April 5, 2020

Streamin' Meemies: Star Trek: Picard Season 1 Ep 10, "Et in Arcadia Ego Part 2"

And so we are at the end. I will start by saying that while I think the first season was (mostly) successful, the final episode was definitely a mixed bag. I think this episode laid bare showrunner Michael Chabon's flaws: while he is good with characterization and dialogue, he came up short on the plot end of the stick, at least for me. There were too many dropped and/or glossed over plot threads to make this conclusion successful. I hope some of these things will be dealt with in the second season. We shall see.

This episode foregoes the usual flashback and plunges right into the action: the downed Borg cube, sitting at the edge of a lake on Coppelius. (The bloody thing must weigh millions of tons--it's a wonder it didn't just punch a hole in the planet's crust.) We are given a sweet little scene of Elnor talking to Seven of Nine, asking her if the Ex-Borgs would be better off dead, given how the Romulans and the rest of the galaxy feels about them. Seven responds by asking him if she would be better off dead, if she should just put a phaser to her head and end it. Elnor says no, in his typical absolute candor-iffic fashion: "I'd miss you."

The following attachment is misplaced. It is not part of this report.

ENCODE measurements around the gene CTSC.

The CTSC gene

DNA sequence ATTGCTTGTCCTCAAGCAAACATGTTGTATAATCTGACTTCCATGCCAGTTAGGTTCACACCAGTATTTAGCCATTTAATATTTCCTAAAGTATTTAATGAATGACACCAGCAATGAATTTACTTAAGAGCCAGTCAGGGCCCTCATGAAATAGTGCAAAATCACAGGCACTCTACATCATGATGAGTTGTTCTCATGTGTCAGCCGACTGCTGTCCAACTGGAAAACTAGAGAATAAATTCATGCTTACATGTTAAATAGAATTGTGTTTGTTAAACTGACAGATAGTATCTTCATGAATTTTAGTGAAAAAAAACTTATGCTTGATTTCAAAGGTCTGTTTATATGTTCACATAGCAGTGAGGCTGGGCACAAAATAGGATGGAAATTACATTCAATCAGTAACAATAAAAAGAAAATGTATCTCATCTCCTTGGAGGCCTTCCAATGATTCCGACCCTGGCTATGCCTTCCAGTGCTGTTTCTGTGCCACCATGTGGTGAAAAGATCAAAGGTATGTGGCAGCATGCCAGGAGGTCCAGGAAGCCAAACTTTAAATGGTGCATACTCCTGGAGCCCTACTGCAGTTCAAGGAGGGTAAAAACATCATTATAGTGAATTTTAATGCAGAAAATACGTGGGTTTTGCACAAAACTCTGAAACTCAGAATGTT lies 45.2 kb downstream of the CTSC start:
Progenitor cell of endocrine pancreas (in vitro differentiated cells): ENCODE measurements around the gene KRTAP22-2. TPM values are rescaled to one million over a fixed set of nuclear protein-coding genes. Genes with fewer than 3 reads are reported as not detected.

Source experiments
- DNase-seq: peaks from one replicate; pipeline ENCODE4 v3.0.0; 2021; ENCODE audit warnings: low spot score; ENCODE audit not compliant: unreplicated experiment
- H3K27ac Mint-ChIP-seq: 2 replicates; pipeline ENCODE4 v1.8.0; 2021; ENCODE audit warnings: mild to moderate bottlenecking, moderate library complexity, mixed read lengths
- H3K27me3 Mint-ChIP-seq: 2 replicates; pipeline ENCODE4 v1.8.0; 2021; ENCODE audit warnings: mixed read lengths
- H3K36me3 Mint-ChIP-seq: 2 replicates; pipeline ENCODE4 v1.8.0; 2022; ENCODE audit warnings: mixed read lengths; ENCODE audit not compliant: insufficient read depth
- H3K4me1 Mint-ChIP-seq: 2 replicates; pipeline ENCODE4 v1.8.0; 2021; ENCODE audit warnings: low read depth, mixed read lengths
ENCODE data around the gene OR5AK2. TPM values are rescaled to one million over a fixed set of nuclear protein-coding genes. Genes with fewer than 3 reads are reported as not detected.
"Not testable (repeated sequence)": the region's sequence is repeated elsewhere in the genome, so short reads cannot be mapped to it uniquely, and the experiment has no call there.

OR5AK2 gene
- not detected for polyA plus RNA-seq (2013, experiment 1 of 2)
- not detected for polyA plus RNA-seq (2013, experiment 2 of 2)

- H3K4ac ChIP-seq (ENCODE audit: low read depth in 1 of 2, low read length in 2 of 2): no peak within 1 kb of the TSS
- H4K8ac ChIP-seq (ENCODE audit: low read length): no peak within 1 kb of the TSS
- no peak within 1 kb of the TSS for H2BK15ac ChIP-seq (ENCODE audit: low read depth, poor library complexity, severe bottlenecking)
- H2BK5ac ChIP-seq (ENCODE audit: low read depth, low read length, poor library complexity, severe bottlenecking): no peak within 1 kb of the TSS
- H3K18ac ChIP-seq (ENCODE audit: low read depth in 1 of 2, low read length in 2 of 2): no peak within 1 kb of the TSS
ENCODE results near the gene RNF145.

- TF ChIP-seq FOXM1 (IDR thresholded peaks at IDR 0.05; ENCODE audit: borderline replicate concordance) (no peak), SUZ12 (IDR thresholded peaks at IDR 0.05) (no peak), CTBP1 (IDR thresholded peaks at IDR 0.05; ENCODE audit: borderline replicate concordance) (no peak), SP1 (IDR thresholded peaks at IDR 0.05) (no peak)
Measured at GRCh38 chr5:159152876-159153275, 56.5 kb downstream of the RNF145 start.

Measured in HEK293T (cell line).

(And this is the first of my list of frustrations with the season as a whole. Elnor is a fascinating character, and they did almost nothing with him! Argh.)

We then switch between two scenes of Narek finding Narissa onboard the cube (I guess she didn't beam out to one of her ships when the Ex-B's piled on her in episode 8, "Broken Pieces," after all), and Soji coming to see Picard in house arrest. It occurred to me, watching this, that this is another hallmark of the series--intercutting two talky, exposition-heavy scenes with each other so the audience doesn't get bored. This editing trick has varying degrees of success--its best use was in the series' second episode, "Maps and Legends," with two scenes of Picard and the sorely missed Laris and Zhaban. In this case, we cut between the darkness of the downed cube and Narek and Narissa, and Picard in house arrest seeing the engineered Coppelian butterflies (which will be referenced later). Picard is still attempting to talk Soji out of activating the (apparently nanotech-based, self-building) beacon, and Narek is gathering some high-falutin', technobabbly grenades to use on the synth settlement. He also argues with Narissa, calling himself "the Zhat Vash washout who found Seb Cheneb" [the Destroyer]. He takes the grenades and leaves, followed by Elnor, and Agnes stands at the base of the beacon, watching as it goes up.